Thalassemia is a prevalent hereditary hemoglobinopathy affecting an estimated 4.4 in 10,000 live births worldwide.1 Although improvements in the understanding and management of the disease have increased life expectancy for these patients, they require close monitoring to detect potential complications such as iron overload, erythrocyte alloimmunization, infections, and allergic or hemolytic transfusion reactions.2
However, recent findings suggest that adherence to this recommended practice is suboptimal. In a study published in Scientific Reports in June 2021,3 researchers compared patterns in the monitoring of thalassemia complications at a tertiary hospital in Thailand during the 3 years before and after the Thalassemia International Federation (TIF) clinical practice guidelines4 were released in 2014.
“Thailand has one of the largest thalassemia populations in the world with a prevalence of more than 600,000, while the estimated prevalence in the United States is far lower,” according to American Society of Hematology expert Alexis Thompson, MD, MPH, chief of the division of hematology at the Children’s Hospital of Philadelphia.3 Although the true prevalence of thalassemia in the United States is unknown, researchers have found that 1 in 10,000 newborns in California has an alpha-thalassemia syndrome.5 “The spectrum of thalassemia complications is similar in the US, though the burden in Thailand is much greater with individuals who have more advanced complications.”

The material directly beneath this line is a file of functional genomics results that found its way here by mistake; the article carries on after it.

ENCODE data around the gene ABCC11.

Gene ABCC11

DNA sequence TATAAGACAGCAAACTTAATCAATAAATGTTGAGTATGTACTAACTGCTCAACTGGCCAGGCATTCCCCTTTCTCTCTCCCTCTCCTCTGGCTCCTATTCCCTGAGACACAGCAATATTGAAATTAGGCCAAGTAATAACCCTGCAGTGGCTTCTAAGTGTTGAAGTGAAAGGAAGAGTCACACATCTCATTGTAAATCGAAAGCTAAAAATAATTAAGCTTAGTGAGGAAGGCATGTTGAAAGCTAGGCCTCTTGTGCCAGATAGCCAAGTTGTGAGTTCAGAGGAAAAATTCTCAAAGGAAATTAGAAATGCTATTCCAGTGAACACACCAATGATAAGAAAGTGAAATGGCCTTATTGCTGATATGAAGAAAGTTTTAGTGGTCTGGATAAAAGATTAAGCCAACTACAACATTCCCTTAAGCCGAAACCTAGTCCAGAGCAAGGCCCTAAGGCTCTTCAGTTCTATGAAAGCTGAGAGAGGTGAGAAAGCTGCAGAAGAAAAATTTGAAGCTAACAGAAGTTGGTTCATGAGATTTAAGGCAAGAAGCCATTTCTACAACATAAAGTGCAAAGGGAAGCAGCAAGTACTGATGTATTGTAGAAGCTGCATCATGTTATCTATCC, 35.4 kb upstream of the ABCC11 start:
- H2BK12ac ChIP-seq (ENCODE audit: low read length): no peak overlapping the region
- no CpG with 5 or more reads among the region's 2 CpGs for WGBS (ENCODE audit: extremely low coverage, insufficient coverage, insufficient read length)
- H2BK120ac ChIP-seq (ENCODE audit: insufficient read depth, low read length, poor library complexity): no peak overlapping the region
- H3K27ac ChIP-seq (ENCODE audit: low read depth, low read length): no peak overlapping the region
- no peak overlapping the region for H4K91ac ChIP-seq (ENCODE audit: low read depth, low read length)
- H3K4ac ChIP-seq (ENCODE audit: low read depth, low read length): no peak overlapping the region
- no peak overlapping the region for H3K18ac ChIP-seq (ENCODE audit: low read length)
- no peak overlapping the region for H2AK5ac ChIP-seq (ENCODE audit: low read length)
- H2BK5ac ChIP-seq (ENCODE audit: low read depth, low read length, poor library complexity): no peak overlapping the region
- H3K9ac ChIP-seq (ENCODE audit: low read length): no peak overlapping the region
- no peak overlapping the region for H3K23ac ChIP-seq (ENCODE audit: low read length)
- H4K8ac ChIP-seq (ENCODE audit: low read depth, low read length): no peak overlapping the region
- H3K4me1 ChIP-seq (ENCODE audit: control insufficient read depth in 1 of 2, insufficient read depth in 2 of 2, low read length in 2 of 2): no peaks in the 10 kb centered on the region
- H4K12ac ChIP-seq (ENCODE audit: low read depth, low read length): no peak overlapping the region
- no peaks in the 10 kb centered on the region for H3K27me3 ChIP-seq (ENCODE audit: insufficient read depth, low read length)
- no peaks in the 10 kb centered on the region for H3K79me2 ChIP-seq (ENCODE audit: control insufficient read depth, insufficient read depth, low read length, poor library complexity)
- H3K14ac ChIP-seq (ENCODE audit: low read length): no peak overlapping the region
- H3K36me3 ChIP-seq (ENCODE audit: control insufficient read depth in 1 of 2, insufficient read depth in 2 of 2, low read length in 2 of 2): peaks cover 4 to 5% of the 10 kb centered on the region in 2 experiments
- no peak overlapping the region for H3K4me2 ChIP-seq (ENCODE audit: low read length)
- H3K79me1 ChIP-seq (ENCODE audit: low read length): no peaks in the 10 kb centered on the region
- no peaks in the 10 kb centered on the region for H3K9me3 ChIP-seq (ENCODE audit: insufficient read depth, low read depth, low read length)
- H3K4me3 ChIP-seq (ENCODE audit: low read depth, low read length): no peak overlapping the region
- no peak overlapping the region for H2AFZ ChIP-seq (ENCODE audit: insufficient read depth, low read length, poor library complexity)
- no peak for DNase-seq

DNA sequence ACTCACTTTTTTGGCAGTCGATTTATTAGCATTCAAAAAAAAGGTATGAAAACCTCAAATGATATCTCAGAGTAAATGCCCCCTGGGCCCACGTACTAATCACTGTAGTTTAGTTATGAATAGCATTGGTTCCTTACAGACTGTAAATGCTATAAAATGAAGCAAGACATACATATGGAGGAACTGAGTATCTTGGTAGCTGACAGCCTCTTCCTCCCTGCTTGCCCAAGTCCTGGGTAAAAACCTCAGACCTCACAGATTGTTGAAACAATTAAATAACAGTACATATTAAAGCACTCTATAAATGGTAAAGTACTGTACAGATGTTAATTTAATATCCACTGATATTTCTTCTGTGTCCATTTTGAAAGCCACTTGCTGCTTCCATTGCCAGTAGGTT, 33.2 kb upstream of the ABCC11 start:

Based on medical records from 524 adult patients treated in 3 different types of clinical practices at the same hospital, the most commonly observed complications in the 2021 study were osteopenia/osteoporosis (69.8%), gallstones (67.6%), and low vitamin D levels (67.6%).
Although iron overload (93.1%) and liver function (82.3%) were frequently evaluated, most other complications were assessed less often, including diabetes mellitus or impaired fasting glucose (70.6%). Hepatitis B and C, hypothyroidism, and gallstones were evaluated in roughly 45% of cases, and cortisol, vitamin D, and osteopenia/osteoporosis were assessed in less than 25% of cases.
The results also demonstrated that monitoring for these various complications increased in thalassemia clinics after publication of the TIF guidelines, but not in private hematology and internal medicine clinics.
“I think this paper highlights the need to increase awareness of thalassemia, especially focusing on the needs of this population for consistent, high-quality care and compliance with guidelines in order to avoid preventable morbidity,” Dr Thompson said. “Awareness includes physician training and patient education, but also advocacy for governmental agencies to provide more resources to improve access to treatment.”